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My vegetable garden in July

[ blog ]

My vegetable garden in July

Rosetta

Since my last garden update in June a lot has happened in my garden. I have enjoyed fresh strawberries, zucchini, cucumbers, romano beans and baby lettuce every day, and lots of wonderful figs. We have a small patch of strawberries that provide us with the best fruit all summer long; we manage to pick a basket every other day!

Look how wonderful they are below, fully ripe and sweet and juicy. Note the shape and size carefully so that you can buy strawberries that look just like them at a farmers' market. Whatever you do, don't buy those giant, perfectly shaped strawberries.

July is also the month when we start harvesting and preserving some of the garden bounty.

We picked our sweet Italian red onions (cipolle di Tropea) and as you see from the picture below we braid them and hang them from my apple tree, which is how we always kept onions in Calabria. This way, they stay in the shade and don't sprout.  Not that I have to worry about their sprouting--they don't last past the summer months, because they make for great eating.

My 14-year-old son harvested his potato patch and was very proud of the results; from just a few cuttings he managed to pick 15 pounds. He has just planted another crop, this time of Yukon gold, to see if he can produce two crops in one year. I will let you know how his experiment turns out.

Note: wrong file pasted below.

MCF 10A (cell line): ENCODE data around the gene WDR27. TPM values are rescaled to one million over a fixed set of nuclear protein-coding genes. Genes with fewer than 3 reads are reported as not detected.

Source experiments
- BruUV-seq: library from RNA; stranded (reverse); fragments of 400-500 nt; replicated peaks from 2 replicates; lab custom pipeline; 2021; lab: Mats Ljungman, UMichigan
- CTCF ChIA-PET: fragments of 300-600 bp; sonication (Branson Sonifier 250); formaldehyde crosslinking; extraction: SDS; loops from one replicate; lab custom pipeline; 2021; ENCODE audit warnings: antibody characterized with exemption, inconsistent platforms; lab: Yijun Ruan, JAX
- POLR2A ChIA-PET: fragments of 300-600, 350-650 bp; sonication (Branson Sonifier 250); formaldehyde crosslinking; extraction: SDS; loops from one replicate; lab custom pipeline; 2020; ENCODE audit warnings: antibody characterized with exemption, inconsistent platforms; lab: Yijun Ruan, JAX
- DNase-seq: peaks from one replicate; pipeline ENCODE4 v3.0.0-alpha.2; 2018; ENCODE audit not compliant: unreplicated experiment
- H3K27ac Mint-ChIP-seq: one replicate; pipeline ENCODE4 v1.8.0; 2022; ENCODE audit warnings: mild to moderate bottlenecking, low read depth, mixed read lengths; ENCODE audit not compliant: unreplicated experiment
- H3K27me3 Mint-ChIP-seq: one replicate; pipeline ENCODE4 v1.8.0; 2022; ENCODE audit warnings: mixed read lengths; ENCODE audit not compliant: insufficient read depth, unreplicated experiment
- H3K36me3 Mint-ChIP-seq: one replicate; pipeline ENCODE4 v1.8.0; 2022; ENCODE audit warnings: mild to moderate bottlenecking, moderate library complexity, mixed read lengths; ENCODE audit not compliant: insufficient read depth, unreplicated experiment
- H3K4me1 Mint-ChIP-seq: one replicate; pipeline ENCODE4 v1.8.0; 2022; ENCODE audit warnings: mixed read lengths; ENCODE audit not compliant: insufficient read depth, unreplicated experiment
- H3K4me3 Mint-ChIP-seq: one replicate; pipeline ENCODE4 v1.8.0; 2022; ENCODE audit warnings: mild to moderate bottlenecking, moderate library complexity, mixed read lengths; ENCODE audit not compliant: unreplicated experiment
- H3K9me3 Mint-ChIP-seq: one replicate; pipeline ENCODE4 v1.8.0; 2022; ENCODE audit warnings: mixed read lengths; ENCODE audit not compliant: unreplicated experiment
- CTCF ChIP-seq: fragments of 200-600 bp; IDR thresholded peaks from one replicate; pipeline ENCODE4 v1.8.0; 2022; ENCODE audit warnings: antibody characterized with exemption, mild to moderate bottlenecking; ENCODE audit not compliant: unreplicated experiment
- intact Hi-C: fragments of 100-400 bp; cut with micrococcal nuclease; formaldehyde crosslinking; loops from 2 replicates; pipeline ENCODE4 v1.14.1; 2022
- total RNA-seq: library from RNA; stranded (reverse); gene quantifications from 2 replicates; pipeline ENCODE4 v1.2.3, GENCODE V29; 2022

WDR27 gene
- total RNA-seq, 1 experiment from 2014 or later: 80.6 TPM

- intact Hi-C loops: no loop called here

We also harvested my oregano patch.  Right after it is in full flower we cut it down to the base.

We tie the long stems in bunches with kitchen string and hang the bunches upside down to let it dry in a shady spot in the garden. This is the oregano that I'll use for the rest of the year for dishes that require it dried. But I always keep a small patch of fresh oregano in the yard; luckily here in California I am able to have fresh herbs all year round.

I also harvested lots of basil and made my first batch of pesto. I freeze it and put it away for the winter months.

The tomatoes are growing up their trellis. They are almost at the top of the poles and all the branches are loaded with tomatoes. In about a month I will have the juiciest, sweetest tomatoes.

The Italian eggplants are just starting now...

...as well as the sweet Italian peppers.

For the next update I will have a garden full of eggplants, tomatoes, romano beans, and hot and sweet peppers. August and September are the best time of year, loaded as they are with all my favorite vegetables.